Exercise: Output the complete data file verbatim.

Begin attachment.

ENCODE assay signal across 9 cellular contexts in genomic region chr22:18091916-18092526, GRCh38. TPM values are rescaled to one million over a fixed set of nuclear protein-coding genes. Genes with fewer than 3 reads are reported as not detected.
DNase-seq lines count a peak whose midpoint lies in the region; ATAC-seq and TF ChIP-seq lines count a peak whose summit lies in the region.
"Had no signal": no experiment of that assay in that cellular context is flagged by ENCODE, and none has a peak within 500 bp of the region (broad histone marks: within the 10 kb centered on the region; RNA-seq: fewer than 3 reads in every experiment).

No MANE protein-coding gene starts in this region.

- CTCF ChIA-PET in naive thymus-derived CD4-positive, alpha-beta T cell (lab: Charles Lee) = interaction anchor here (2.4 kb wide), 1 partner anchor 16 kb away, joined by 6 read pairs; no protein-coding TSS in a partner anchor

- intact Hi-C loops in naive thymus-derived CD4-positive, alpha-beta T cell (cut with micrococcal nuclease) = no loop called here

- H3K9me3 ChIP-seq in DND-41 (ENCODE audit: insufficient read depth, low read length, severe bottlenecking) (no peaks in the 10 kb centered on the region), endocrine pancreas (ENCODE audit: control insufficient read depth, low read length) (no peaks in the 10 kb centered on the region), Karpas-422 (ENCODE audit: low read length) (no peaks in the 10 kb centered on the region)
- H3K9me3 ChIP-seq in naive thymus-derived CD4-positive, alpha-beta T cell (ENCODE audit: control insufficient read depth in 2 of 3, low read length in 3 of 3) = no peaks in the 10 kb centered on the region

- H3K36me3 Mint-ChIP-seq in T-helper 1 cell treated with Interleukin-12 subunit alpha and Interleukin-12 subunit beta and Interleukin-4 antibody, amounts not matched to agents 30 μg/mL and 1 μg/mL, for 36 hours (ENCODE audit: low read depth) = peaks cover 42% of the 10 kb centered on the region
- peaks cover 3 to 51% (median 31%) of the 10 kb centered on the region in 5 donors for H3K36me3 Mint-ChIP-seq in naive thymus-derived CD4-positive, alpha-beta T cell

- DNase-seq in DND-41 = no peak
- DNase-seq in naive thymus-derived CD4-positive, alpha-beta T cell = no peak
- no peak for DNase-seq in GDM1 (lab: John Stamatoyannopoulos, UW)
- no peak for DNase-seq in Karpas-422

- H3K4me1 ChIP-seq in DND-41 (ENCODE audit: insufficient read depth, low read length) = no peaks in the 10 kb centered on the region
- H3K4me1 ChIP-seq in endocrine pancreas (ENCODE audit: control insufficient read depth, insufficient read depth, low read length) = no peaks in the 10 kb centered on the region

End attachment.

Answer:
ENCODE assay signal across 9 cellular contexts in genomic region chr22:18091916-18092526, GRCh38. TPM values are rescaled to one million over a fixed set of nuclear protein-coding genes. Genes with fewer than 3 reads are reported as not detected.
DNase-seq lines count a peak whose midpoint lies in the region; ATAC-seq and TF ChIP-seq lines count a peak whose summit lies in the region.
"Had no signal": no experiment of that assay in that cellular context is flagged by ENCODE, and none has a peak within 500 bp of the region (broad histone marks: within the 10 kb centered on the region; RNA-seq: fewer than 3 reads in every experiment).

No MANE protein-coding gene starts in this region.

- CTCF ChIA-PET in naive thymus-derived CD4-positive, alpha-beta T cell (lab: Charles Lee) = interaction anchor here (2.4 kb wide), 1 partner anchor 16 kb away, joined by 6 read pairs; no protein-coding TSS in a partner anchor

- intact Hi-C loops in naive thymus-derived CD4-positive, alpha-beta T cell (cut with micrococcal nuclease) = no loop called here

- H3K9me3 ChIP-seq in DND-41 (ENCODE audit: insufficient read depth, low read length, severe bottlenecking) (no peaks in the 10 kb centered on the region), endocrine pancreas (ENCODE audit: control insufficient read depth, low read length) (no peaks in the 10 kb centered on the region), Karpas-422 (ENCODE audit: low read length) (no peaks in the 10 kb centered on the region)
- H3K9me3 ChIP-seq in naive thymus-derived CD4-positive, alpha-beta T cell (ENCODE audit: control insufficient read depth in 2 of 3, low read length in 3 of 3) = no peaks in the 10 kb centered on the region

- H3K36me3 Mint-ChIP-seq in T-helper 1 cell treated with Interleukin-12 subunit alpha and Interleukin-12 subunit beta and Interleukin-4 antibody, amounts not matched to agents 30 μg/mL and 1 μg/mL, for 36 hours (ENCODE audit: low read depth) = peaks cover 42% of the 10 kb centered on the region
- peaks cover 3 to 51% (median 31%) of the 10 kb centered on the region in 5 donors for H3K36me3 Mint-ChIP-seq in naive thymus-derived CD4-positive, alpha-beta T cell

- DNase-seq in DND-41 = no peak
- DNase-seq in naive thymus-derived CD4-positive, alpha-beta T cell = no peak
- no peak for DNase-seq in GDM1 (lab: John Stamatoyannopoulos, UW)
- no peak for DNase-seq in Karpas-422

- H3K4me1 ChIP-seq in DND-41 (ENCODE audit: insufficient read depth, low read length) = no peaks in the 10 kb centered on the region
- H3K4me1 ChIP-seq in endocrine pancreas (ENCODE audit: control insufficient read depth, insufficient read depth, low read length) = no peaks in the 10 kb centered on the region